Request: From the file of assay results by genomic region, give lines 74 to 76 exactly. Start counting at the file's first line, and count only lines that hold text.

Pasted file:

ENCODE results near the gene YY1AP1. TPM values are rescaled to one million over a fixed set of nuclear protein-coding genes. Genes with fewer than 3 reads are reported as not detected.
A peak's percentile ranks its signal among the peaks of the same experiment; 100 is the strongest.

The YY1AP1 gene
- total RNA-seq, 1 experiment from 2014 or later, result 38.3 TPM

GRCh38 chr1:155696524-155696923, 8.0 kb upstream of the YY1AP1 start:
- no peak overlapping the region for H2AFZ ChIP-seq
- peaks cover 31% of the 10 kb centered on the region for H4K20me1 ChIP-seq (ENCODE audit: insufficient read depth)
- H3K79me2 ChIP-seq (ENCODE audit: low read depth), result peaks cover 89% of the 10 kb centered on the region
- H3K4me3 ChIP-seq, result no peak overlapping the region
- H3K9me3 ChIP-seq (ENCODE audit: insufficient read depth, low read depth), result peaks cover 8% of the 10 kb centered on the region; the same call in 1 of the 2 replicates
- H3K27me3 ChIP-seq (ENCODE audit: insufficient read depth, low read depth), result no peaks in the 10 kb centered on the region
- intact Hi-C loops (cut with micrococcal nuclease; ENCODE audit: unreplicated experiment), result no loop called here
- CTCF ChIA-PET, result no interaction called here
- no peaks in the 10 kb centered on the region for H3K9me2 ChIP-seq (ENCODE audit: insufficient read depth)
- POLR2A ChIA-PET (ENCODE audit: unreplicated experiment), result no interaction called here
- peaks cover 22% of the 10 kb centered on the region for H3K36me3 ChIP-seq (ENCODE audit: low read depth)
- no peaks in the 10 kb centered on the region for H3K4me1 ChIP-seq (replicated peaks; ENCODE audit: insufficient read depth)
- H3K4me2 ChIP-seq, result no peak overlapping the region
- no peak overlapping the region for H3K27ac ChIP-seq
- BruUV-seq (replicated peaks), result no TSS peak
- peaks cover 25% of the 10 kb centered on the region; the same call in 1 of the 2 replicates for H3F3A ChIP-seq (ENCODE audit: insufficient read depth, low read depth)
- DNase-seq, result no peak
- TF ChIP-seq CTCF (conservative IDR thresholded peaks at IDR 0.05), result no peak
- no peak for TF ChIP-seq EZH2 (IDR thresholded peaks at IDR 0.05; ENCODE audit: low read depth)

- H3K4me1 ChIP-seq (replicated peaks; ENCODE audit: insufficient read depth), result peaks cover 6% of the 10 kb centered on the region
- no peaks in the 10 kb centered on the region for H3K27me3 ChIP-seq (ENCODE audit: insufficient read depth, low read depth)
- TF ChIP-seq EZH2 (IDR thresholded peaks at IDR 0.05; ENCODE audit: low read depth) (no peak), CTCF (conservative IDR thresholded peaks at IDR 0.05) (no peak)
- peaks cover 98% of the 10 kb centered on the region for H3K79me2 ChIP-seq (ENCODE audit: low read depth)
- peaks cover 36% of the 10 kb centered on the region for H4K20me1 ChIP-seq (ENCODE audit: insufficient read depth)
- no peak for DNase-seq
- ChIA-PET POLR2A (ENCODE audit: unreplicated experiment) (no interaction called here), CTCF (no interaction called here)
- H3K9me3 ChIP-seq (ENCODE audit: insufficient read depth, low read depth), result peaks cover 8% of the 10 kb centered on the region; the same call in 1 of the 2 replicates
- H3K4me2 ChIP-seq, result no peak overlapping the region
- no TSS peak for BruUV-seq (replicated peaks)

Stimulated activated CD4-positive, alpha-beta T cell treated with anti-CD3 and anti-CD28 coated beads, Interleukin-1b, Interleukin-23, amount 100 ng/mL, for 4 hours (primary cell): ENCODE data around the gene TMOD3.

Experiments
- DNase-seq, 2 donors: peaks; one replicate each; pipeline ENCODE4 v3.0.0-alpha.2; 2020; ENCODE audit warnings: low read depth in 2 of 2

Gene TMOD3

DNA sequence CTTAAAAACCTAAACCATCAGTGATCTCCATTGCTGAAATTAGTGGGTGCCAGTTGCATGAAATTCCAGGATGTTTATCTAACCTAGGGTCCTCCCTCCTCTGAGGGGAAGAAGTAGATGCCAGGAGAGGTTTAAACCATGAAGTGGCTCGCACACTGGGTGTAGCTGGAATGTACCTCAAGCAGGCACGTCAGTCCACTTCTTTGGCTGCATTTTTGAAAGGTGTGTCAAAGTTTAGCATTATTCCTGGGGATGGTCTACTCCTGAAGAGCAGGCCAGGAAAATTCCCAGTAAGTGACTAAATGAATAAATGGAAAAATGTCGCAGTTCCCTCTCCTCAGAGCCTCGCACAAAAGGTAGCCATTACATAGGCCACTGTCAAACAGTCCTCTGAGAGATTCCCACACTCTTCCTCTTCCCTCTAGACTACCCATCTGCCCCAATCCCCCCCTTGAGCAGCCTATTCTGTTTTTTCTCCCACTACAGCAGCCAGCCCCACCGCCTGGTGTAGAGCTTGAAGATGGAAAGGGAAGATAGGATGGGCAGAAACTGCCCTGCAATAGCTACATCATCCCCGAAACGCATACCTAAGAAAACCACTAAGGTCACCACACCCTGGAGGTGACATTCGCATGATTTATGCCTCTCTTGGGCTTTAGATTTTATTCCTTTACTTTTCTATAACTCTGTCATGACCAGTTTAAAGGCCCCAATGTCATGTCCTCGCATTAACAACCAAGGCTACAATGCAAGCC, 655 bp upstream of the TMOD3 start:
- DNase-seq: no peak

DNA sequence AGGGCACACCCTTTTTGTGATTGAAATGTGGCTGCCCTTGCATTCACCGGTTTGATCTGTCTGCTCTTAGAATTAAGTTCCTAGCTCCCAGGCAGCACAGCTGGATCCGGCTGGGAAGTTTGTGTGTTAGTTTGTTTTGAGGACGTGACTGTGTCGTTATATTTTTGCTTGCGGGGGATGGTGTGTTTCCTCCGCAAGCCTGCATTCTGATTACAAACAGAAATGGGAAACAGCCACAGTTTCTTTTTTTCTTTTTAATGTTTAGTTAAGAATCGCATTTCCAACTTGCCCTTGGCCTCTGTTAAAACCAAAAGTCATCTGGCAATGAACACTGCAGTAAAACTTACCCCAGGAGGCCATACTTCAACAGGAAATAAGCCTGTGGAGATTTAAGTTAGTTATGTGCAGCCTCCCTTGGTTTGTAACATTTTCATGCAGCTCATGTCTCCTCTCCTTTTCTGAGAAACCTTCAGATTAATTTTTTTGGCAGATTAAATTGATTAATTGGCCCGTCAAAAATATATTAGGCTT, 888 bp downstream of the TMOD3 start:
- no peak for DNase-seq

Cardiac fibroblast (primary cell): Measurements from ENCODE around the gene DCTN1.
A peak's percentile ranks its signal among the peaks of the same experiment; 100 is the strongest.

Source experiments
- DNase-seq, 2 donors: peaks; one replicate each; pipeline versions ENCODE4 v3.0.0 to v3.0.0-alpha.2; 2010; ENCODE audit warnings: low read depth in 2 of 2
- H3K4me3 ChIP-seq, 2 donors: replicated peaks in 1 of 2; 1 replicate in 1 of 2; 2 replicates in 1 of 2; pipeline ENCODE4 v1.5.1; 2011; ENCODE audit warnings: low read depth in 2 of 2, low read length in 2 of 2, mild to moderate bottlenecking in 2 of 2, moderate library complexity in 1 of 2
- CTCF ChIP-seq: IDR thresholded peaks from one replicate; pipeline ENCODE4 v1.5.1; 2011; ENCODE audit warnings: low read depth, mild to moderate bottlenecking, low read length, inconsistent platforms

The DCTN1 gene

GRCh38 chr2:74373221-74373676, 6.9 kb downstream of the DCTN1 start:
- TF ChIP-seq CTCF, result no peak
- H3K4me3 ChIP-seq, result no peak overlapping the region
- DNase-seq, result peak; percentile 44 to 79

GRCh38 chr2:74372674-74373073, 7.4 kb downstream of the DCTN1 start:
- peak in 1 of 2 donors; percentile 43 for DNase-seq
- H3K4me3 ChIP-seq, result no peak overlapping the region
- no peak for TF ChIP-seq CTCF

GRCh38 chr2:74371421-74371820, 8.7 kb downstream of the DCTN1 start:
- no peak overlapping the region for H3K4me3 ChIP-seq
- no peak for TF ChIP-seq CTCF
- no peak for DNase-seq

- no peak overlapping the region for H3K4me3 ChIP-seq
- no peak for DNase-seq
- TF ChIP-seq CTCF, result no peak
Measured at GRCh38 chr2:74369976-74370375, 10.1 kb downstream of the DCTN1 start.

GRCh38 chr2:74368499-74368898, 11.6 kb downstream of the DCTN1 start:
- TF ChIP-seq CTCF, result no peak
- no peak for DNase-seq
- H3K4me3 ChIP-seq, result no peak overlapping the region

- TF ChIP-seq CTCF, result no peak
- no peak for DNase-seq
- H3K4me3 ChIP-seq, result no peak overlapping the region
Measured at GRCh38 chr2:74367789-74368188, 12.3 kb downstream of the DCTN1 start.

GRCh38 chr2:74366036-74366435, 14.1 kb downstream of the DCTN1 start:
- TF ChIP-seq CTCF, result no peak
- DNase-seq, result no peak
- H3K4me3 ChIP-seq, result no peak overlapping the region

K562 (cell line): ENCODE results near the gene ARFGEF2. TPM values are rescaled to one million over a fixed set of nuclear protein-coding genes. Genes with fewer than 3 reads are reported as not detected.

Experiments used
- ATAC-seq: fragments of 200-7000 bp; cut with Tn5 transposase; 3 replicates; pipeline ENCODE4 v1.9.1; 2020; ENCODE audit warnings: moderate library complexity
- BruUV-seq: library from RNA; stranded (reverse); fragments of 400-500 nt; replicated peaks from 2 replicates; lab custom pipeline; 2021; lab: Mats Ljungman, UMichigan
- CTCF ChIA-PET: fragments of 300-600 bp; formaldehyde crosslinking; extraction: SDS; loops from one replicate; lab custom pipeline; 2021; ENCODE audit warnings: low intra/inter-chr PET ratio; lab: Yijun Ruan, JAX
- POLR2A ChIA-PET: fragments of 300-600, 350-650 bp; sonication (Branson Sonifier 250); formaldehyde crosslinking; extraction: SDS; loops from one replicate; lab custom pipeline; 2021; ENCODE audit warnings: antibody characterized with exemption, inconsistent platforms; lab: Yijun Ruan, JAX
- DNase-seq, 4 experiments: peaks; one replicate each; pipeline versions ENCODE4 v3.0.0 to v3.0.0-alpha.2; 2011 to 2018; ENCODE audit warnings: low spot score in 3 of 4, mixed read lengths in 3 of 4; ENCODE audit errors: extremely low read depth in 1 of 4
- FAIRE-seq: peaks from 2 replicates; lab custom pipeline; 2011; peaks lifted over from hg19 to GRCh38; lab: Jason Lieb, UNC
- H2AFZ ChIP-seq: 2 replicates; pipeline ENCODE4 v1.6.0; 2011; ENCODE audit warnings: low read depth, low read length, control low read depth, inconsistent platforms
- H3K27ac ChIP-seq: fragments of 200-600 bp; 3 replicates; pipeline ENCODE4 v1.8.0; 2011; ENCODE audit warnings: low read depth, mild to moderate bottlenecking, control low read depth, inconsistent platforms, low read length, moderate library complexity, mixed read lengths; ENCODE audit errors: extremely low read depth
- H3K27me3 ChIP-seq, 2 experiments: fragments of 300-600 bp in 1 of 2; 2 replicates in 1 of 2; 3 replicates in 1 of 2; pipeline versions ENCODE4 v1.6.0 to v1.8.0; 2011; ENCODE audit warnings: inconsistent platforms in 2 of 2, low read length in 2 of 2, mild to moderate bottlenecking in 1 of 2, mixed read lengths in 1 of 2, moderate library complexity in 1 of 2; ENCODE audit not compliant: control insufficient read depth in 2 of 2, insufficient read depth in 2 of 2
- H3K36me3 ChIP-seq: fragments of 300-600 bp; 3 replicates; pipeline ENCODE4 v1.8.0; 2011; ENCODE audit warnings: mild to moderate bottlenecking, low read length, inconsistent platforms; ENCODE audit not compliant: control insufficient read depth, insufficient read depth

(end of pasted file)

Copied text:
GRCh38 chr2:74366036-74366435, 14.1 kb downstream of the DCTN1 start:
- TF ChIP-seq CTCF, result no peak
- DNase-seq, result no peak